What Makes A Healthy Economy?
A healthy economy makes everybody happy; in society, in business, in government. In a healthy economy there are plenty of jobs, everyone has disposable income, business thrives, and there is plenty of tax revenue for both political parties to implement their pet agendas. One could also hope there would be less need to borrow so much money just to fund the government Budget each year as well.
But what’s wrong? Why after so long are their so many people still out of work, notwithstanding the faux Recovery and the “prosperity” that no-one can seem to identify, at least in their own lives, nor in the lives of most everyone they know.
The answer lies in a common mistake. Tragically for us, this mistake is being made by the Federal Reserve.
The mistake is, confusing correlation with causality.
For forty years now the Federal Reserve has attempted to stimulate the economy by loosening the money supply, which lowers interest rates. The economy has generally responded, though increasingly more slowly in successive downturns since the early 1970’s, to the point of where we are today, five years after the financial crisis crashing the economy. The Federal Reserve is still pumping $65 Billion into the economy every month, though it is failing to move the needle on job creation and unemployment.
We are finally learning now, at the end game of Federal Reserve economic intervention, that loose money supply is only correlated with job creation and economic prosperity, it doesn’t cause it.
The evidence is there for all to see. Three Trillion dollars of U.S. Currency put into circulation since 2009, and real wages have fallen, middle class America is shrinking, and government assistance is needed by most families just to get by.
But if the Federal Reserve trying to fill the ocean with money does not create jobs, what does?
I don’t claim to know, but I heard the most credible explanation so far from Clayton Christensen in a video I saw on Youtube the other day called A Capitalists Dilemma.
Christensen is most famous for his theory of Disruptive Innovation. Here though he outlines, three types of innovation that occur, Empowering (Disruptive) Innovation, which creates jobs, Sustaining Innovations, which are job creation neutral, and Efficiency Innovations, which eliminate jobs.
What’s fascinating is, as Clayton Christensen points out, a combination tax law, financial deregulation, and the evolution of the banking industry have led to the point in time today where Wall Street banks have reached the point of Efficiency Innovation (which eliminates jobs), and are reinvesting the capital liberated by the efficiencies directly back into more Efficiency Innovations, instead of reinvesting them back into Empowering Innovations (that create jobs), which has been the norm until now.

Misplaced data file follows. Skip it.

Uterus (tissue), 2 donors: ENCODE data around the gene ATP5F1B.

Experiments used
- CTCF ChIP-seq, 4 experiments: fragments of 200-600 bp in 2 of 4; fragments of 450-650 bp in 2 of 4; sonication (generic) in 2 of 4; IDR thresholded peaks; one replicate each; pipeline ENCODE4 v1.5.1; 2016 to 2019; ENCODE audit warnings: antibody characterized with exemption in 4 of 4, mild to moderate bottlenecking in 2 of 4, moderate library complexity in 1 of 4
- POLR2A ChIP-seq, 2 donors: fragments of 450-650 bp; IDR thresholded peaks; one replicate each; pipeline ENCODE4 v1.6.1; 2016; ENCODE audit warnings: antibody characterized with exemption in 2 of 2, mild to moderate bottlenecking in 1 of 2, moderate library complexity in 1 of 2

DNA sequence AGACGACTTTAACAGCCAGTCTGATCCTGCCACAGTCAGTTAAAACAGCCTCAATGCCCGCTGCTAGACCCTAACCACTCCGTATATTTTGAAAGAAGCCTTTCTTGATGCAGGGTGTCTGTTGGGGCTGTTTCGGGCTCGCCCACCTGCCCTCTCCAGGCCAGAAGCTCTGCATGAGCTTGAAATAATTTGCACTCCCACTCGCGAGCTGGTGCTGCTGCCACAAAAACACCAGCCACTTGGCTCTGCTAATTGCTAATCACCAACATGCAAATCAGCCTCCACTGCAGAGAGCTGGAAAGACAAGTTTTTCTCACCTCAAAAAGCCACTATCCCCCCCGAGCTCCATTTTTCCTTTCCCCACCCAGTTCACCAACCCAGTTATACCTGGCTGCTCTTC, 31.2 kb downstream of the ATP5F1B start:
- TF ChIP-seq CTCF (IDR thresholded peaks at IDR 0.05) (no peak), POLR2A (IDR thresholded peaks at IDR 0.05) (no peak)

One of the “efficiency” innovations of Wall Street banks are derivatives, into which they can deploy massive quantities of capital, and achieve huge returns on invested capital inside twelve months. On the other hand, an investment in a startup company, which can take only so much capital, has a high degree of uncertainty about it, and takes five to ten years to return the capital, pales in comparison from the standpoint of an investment bank allocating it’s capital, in pursuit of the highest returns with the shortest wait.
The result is that capital stays cycling through the exotic financial instruments of the big banks, like Goldman Sachs and JP Morgan, generating unfathomably immense profits, while start ups and entrepreneurs are having their loan requests and investment pitches denied, and can’t get funding for their businesses.
As you can see from this video, this is a problem of structure, and proper incentives, and there “is” a way out.
What causes job growth is companies building factories to try and meet demand for products they created which have disrupted an industry (think the Sony transistor radio in the 70’s, PCs in the 80s and 90s), not endless currency being pumped into an economy.
If you prefer to read, Clayton Christensen also wrote an Op Ed for the New York Times, where he lays out the problem and offers some very doable advice for a solution.
I’ll admit, this is a bit macro and big picture, but if economic prosperity doesn’t return to the country, for all, Apartment Entrepreneurs will have a harder time in the future as well.